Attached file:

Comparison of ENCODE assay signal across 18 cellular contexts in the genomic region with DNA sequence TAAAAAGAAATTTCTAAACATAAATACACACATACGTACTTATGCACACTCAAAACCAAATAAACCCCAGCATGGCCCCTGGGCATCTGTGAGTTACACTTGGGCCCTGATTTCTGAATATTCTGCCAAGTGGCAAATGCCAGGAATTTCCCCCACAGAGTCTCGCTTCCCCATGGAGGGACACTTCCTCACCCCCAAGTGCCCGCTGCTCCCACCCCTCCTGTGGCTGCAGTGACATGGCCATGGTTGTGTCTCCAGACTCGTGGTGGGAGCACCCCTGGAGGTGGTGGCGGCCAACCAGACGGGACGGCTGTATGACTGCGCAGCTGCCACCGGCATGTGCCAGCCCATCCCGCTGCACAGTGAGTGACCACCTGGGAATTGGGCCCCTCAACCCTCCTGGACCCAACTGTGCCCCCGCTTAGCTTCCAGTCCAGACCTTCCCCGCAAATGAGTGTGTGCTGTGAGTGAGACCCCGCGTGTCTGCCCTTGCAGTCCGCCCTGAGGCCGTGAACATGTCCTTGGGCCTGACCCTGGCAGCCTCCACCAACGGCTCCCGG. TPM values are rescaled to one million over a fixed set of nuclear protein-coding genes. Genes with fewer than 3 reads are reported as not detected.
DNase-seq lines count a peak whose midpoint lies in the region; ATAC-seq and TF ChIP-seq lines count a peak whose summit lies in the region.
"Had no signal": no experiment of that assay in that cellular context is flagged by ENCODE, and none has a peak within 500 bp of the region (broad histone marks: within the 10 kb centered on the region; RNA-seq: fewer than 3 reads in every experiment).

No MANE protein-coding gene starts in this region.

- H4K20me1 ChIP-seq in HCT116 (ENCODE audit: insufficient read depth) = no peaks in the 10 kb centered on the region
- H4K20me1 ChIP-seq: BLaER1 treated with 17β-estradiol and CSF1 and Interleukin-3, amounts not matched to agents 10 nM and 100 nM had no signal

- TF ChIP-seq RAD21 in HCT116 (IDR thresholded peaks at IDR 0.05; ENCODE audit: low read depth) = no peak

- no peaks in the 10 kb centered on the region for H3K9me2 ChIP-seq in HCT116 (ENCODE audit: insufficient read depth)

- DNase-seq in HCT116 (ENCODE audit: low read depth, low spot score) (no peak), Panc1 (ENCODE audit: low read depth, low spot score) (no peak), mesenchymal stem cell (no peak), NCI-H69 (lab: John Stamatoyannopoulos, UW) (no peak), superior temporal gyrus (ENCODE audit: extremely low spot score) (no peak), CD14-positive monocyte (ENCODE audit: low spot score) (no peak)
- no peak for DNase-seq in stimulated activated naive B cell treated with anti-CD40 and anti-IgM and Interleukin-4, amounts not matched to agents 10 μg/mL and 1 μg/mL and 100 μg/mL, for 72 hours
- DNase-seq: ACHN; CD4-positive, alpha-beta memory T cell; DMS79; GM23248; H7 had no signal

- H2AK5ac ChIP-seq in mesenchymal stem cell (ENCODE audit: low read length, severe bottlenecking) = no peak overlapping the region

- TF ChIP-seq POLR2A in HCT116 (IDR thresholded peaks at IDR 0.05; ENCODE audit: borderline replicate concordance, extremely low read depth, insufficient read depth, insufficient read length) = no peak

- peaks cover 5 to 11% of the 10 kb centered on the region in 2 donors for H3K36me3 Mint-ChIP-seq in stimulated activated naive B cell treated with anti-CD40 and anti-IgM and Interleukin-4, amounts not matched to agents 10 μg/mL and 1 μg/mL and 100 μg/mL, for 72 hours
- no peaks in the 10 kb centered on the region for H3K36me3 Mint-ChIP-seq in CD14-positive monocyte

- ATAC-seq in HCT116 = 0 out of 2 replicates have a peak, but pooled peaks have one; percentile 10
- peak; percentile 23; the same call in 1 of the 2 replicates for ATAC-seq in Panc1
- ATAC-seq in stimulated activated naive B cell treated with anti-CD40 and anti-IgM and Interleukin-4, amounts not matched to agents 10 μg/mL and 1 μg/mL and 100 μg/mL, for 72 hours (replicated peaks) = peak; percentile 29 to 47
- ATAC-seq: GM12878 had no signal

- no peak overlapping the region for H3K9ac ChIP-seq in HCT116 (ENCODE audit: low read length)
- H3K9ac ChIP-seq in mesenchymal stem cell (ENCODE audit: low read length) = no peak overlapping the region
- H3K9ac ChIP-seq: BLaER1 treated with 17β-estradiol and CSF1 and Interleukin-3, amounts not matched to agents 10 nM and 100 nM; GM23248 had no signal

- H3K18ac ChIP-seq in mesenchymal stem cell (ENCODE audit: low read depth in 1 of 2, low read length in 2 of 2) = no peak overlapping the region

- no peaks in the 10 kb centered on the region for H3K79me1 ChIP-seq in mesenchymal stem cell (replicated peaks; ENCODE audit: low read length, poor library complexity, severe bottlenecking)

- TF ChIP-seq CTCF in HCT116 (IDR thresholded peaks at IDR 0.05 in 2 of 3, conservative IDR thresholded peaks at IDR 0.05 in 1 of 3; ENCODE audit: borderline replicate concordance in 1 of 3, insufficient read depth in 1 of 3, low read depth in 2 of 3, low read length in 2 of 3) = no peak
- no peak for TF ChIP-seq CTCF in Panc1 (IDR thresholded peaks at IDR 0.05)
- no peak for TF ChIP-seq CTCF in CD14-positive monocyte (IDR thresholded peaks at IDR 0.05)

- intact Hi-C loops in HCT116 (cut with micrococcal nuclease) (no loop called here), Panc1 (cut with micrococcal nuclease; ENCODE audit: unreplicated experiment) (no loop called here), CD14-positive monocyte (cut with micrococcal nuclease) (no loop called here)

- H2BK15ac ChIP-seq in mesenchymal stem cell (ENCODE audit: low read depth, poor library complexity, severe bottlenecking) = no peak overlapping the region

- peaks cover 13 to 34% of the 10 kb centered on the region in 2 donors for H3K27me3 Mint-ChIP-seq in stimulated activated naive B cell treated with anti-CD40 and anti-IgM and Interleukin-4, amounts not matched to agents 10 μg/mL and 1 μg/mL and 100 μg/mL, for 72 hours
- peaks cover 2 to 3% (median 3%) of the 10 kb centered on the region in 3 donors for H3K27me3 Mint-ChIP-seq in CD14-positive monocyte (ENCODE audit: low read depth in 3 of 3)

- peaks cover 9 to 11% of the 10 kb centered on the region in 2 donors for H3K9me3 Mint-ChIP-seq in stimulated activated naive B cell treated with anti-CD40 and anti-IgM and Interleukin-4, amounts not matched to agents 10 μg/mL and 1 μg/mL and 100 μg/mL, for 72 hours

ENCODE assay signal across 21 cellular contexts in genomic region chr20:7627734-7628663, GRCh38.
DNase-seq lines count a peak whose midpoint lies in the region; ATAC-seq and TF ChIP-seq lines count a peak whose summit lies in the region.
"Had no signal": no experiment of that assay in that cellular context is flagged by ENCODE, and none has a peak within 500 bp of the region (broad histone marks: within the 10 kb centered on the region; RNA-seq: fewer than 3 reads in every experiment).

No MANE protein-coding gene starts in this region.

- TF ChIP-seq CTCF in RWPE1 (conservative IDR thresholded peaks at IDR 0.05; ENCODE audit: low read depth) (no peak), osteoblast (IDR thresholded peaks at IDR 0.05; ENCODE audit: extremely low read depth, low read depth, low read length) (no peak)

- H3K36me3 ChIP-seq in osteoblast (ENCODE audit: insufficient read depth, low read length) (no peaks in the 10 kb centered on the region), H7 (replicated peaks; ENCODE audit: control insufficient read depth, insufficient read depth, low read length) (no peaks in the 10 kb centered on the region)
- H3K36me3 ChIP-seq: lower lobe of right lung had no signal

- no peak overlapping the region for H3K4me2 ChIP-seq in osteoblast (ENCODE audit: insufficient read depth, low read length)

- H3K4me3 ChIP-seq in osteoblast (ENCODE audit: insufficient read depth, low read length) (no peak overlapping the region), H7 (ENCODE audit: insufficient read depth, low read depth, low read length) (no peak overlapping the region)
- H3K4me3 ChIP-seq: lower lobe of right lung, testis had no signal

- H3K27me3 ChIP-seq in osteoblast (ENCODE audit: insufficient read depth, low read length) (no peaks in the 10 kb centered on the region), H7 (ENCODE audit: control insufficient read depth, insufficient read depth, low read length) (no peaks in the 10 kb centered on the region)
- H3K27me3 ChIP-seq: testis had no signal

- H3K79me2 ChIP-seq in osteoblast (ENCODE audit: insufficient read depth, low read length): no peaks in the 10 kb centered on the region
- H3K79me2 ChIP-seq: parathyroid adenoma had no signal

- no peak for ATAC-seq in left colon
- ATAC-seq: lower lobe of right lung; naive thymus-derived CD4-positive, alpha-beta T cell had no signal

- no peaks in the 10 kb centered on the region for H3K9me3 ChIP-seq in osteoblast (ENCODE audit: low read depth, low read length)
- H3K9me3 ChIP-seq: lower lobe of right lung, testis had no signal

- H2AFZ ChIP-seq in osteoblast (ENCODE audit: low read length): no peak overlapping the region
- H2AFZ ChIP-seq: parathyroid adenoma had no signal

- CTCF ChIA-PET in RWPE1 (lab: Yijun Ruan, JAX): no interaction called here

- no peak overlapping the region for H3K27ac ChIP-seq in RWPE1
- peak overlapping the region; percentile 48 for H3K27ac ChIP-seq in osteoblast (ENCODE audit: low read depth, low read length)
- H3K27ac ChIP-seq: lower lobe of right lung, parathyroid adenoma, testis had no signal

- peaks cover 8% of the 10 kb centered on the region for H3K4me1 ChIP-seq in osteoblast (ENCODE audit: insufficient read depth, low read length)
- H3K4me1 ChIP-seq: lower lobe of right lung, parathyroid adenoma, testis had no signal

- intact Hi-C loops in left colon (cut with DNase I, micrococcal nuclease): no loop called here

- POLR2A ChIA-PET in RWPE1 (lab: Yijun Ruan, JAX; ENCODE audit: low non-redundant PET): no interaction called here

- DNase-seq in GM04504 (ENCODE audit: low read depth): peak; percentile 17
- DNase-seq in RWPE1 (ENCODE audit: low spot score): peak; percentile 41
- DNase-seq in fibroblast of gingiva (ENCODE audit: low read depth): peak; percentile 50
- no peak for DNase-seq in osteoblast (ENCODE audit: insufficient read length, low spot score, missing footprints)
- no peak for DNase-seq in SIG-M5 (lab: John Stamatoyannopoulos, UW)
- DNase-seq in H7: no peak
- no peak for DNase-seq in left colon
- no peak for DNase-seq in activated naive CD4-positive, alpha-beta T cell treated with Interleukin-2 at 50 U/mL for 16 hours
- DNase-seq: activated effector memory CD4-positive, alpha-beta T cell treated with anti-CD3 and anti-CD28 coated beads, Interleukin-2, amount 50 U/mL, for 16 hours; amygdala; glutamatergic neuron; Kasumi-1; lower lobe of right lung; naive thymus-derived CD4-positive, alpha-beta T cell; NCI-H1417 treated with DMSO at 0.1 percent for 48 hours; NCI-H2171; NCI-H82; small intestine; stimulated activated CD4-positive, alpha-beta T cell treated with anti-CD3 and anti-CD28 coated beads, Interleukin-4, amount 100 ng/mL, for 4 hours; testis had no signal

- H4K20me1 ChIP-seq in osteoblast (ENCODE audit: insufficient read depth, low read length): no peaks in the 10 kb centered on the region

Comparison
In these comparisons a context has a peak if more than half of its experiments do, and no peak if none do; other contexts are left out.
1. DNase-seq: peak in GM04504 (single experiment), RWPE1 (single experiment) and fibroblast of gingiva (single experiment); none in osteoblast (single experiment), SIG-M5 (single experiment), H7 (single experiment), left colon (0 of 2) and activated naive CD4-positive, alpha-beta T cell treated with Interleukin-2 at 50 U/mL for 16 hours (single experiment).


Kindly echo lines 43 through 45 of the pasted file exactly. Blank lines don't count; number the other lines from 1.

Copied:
- H3K27me3 ChIP-seq in osteoblast (ENCODE audit: insufficient read depth, low read length) (no peaks in the 10 kb centered on the region), H7 (ENCODE audit: control insufficient read depth, insufficient read depth, low read length) (no peaks in the 10 kb centered on the region)
- H3K27me3 ChIP-seq: testis had no signal

- H3K79me2 ChIP-seq in osteoblast (ENCODE audit: insufficient read depth, low read length): no peaks in the 10 kb centered on the region